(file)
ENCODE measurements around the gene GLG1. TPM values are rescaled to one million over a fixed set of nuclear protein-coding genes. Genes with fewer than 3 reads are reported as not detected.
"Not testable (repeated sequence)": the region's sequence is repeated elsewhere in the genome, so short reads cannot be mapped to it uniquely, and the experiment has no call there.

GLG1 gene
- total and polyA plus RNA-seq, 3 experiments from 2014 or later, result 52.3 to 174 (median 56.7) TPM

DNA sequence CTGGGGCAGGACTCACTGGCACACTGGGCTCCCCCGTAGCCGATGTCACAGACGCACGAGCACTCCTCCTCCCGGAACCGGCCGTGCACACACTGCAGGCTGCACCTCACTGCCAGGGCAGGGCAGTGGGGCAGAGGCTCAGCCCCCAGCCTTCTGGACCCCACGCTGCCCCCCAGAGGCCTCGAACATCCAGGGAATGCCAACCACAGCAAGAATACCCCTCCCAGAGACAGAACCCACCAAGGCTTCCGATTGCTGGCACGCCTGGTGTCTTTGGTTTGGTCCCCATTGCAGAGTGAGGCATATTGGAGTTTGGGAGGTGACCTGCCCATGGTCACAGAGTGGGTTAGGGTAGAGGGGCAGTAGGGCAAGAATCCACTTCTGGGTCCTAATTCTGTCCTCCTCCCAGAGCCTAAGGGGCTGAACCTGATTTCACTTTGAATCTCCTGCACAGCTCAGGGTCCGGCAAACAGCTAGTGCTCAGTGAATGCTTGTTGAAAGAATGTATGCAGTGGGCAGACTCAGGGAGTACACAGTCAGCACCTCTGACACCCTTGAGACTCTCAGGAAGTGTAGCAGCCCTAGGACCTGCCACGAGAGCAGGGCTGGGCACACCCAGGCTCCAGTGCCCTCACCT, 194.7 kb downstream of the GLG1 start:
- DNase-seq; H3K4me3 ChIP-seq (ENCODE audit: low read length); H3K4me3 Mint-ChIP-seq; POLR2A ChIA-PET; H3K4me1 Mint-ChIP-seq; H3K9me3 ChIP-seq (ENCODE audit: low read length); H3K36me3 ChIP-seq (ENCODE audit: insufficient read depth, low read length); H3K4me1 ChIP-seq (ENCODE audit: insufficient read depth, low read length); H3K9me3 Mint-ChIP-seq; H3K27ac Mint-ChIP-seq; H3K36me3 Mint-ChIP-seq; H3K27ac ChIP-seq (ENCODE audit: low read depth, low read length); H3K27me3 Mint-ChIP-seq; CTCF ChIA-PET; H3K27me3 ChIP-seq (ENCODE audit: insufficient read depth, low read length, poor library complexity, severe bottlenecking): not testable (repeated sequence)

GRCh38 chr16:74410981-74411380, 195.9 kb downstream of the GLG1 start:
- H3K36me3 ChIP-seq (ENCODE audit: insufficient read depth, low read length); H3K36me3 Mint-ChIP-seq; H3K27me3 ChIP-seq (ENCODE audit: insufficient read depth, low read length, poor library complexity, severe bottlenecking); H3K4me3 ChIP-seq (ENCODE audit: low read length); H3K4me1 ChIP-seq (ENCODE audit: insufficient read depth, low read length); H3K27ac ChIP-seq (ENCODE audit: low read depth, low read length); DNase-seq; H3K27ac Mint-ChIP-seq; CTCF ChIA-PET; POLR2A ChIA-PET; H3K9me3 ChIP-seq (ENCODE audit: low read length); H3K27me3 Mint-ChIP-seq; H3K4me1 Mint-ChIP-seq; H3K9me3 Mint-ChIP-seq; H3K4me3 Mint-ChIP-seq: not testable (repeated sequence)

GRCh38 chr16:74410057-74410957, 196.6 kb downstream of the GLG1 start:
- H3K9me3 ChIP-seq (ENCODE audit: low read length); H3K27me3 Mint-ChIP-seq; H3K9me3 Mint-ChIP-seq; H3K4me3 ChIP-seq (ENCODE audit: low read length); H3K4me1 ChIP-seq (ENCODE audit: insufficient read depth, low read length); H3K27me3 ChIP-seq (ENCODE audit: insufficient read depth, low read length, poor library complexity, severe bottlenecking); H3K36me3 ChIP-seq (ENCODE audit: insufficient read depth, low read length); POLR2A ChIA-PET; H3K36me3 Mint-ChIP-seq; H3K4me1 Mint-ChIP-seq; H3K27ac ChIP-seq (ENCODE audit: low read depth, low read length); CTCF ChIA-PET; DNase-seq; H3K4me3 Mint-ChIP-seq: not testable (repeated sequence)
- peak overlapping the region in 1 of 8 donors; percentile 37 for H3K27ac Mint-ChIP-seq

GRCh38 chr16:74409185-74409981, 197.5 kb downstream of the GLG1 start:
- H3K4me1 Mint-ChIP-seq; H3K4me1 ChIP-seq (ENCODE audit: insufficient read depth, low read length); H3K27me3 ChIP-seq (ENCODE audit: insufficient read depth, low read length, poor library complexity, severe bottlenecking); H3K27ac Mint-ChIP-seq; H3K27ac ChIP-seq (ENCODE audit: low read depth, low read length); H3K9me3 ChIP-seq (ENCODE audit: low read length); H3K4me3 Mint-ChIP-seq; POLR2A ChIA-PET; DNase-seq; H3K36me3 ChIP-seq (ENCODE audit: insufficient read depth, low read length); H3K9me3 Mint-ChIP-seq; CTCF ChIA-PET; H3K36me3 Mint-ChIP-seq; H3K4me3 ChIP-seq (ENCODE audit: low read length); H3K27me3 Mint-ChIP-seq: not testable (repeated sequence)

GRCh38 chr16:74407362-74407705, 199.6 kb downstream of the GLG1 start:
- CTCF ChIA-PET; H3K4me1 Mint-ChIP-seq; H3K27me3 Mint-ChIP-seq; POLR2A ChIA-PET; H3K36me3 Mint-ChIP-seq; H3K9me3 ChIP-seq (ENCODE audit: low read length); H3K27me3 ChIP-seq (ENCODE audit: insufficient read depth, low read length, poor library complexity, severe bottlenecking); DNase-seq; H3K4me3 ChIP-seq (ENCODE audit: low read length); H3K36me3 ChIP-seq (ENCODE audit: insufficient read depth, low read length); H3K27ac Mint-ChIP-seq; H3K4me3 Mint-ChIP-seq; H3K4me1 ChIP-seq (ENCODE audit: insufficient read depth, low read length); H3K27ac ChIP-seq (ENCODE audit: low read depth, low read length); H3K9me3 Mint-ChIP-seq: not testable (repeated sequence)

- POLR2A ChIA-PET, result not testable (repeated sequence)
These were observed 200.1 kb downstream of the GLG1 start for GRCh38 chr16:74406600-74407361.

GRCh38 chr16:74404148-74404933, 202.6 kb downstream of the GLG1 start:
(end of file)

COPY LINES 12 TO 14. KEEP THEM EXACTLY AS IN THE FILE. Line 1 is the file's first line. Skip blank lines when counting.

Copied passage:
GRCh38 chr16:74409185-74409981, 197.5 kb downstream of the GLG1 start:
- H3K4me1 Mint-ChIP-seq; H3K4me1 ChIP-seq (ENCODE audit: insufficient read depth, low read length); H3K27me3 ChIP-seq (ENCODE audit: insufficient read depth, low read length, poor library complexity, severe bottlenecking); H3K27ac Mint-ChIP-seq; H3K27ac ChIP-seq (ENCODE audit: low read depth, low read length); H3K9me3 ChIP-seq (ENCODE audit: low read length); H3K4me3 Mint-ChIP-seq; POLR2A ChIA-PET; DNase-seq; H3K36me3 ChIP-seq (ENCODE audit: insufficient read depth, low read length); H3K9me3 Mint-ChIP-seq; CTCF ChIA-PET; H3K36me3 Mint-ChIP-seq; H3K4me3 ChIP-seq (ENCODE audit: low read length); H3K27me3 Mint-ChIP-seq: not testable (repeated sequence)

GRCh38 chr16:74407362-74407705, 199.6 kb downstream of the GLG1 start: